A panel of ID industry experts provided predictions for 2005. One of these glimpses into the future will appear here each day during December.
by Holly Sacks, Vice President, Marketing, HID Corporation
We see the continuation of two significant trends in the University card market in 2005. The first is the ongoing need to provide enhanced security for students, faculty, support staff, and visitors. The campus environments provide some unique challenges in that populations are highly diverse and there is a high degree of student, visitor, and support staff turnover.
Most campus environments are characterized by full public access, selected facilities and services must be accessible seven days a week, day and night, and the levels of and types of security required in various facilities are variable. Student dormitories for example, need to be secure from unauthorized entry, but student bookstores want customers to come and go freely, but bookstore management needs to make sure that only purchased items leave the store. These security challenges are not limited to access control, but we believe that advances in access control technologies can certainly provide highly effective tools to campus security managers.
This leads to the second area where we see significant trends for 2005. That is in the area of wide-spread deployment of contactless smart card technology. The basic technology and building blocks are already in place. The trend in 2005 will be in the areas of integration tools and systems solutions. Companies focused in these areas are developing ways to enable campuses to take full advantage of the benefits of contactless smart card technology. These benefits are pretty compelling, especially in complex campus environments. Contactless smart card technology enables multiple security levels – from basic facility access control utilizing a campus ID card and a contactless reader, to readers with keypads that require PIN verification, to biometric verification for tightly-controlled access to high-security facilities such as scientific testing laboratories or archeological artifact storage areas.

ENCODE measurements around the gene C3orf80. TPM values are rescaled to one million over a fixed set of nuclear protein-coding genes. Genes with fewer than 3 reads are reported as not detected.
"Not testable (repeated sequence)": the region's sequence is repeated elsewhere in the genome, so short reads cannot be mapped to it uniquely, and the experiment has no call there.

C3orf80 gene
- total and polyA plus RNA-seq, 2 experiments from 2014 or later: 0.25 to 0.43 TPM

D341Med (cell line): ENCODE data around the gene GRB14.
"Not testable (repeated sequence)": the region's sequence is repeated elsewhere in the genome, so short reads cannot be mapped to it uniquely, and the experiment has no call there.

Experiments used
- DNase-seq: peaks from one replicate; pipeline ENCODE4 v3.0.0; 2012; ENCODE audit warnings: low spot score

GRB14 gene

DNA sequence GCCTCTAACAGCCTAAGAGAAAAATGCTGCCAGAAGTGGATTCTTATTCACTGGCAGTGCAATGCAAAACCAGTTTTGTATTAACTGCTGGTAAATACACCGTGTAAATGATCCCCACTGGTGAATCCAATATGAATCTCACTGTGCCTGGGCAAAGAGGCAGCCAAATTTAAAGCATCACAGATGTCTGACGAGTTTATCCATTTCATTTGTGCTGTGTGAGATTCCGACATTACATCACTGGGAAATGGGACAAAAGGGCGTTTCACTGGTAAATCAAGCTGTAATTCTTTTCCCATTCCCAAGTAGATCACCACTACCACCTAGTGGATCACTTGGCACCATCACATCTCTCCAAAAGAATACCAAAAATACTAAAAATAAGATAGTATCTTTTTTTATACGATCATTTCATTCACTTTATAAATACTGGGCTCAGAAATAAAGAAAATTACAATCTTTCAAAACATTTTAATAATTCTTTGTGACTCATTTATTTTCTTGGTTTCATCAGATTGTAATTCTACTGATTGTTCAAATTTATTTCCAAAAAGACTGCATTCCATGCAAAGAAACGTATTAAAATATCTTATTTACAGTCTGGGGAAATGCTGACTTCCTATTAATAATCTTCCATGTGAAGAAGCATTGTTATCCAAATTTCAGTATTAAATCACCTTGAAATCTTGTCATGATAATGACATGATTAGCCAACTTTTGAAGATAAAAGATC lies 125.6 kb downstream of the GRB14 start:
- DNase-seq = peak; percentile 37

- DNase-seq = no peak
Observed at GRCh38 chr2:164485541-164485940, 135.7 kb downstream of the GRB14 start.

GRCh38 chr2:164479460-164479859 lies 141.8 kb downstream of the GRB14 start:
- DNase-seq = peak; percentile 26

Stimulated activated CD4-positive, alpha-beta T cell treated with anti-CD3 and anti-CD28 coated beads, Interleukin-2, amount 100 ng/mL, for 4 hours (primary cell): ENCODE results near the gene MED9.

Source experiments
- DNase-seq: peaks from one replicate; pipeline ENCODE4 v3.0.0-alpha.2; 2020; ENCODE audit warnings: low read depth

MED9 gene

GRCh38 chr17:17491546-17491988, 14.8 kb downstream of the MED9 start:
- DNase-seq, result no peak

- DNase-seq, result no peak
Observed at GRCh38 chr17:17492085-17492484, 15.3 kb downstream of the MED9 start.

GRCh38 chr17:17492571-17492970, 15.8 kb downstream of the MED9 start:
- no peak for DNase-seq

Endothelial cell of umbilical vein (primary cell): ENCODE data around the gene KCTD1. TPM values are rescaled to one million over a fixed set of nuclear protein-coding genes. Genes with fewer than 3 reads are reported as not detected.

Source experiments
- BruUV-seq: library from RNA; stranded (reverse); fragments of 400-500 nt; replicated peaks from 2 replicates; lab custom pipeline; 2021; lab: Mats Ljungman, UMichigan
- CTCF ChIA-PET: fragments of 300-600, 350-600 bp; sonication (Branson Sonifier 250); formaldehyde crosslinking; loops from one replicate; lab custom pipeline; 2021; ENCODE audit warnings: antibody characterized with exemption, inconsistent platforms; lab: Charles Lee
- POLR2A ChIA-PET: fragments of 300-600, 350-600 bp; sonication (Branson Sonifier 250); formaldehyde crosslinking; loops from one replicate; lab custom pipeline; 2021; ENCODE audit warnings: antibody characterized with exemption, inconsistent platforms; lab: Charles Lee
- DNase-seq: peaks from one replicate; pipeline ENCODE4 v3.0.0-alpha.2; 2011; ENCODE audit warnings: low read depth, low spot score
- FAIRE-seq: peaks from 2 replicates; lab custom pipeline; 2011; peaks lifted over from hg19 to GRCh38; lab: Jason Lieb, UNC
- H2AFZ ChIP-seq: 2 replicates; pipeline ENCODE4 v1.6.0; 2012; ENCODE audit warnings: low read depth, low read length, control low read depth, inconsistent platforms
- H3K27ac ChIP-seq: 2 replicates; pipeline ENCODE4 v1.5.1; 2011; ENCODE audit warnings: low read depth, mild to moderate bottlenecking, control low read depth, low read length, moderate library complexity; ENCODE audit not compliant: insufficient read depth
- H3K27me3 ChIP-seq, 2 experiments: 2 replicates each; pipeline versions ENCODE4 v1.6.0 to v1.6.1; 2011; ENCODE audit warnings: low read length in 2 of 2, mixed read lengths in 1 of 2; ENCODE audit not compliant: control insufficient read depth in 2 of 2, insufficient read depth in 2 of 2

The latest smart card innovation that will have a significant impact in 2005 is in the area of providing multiple access control technologies on a single card. This enables campus security managers to protect their investments in current access control readers such as magnetic stripe while migrating to contactless smart card technology readers in new or facilities that need a higher level of security. By adopting a campus card that carries both contactless smart card technology and a magnetic stripe, migration is both seamless and cost-effective. Because of ongoing technology innovation, the cost of adopting this technology is becoming increasingly attractive and in most areas, comparable to previous generation technologies such as proximity technology. Additionally, suppliers such as HID have made considerable investments in ensuring that it is as easy to deploy contactless smart card technology as any of the other, less sophisticated alternatives.
The significance of adopting contactless smart card technology for access control cannot be underestimated when seen from the perspective of the multitude of opportunities to utilize that same card to provide additional capabilities and services on campus. Cashless vending for cafeteria services, library check out services, logical access control to online research and other digital resources, pre-paid parking facility access, stored value debit purchases for bookstores and other campus retail facilities, automatic access to students events and activities, transit passes for on campus or near campus transpiration services are just a few examples. Contactless smart cards can support all of these services and more. In 2005, we expect to see an even higher level of investment on the part of various hardware, software, and system integration vendors to deliver cost effective, easy to use capabilities to contactless smart card technology adopters.
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